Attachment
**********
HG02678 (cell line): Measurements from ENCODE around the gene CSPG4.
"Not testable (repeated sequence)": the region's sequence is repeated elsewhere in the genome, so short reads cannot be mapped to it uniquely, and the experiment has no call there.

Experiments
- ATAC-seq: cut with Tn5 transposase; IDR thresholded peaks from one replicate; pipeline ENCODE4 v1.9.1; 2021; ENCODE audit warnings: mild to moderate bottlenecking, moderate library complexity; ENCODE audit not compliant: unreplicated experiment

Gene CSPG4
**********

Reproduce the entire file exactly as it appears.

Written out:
HG02678 (cell line): Measurements from ENCODE around the gene CSPG4.
"Not testable (repeated sequence)": the region's sequence is repeated elsewhere in the genome, so short reads cannot be mapped to it uniquely, and the experiment has no call there.

Experiments
- ATAC-seq: cut with Tn5 transposase; IDR thresholded peaks from one replicate; pipeline ENCODE4 v1.9.1; 2021; ENCODE audit warnings: mild to moderate bottlenecking, moderate library complexity; ENCODE audit not compliant: unreplicated experiment

Gene CSPG4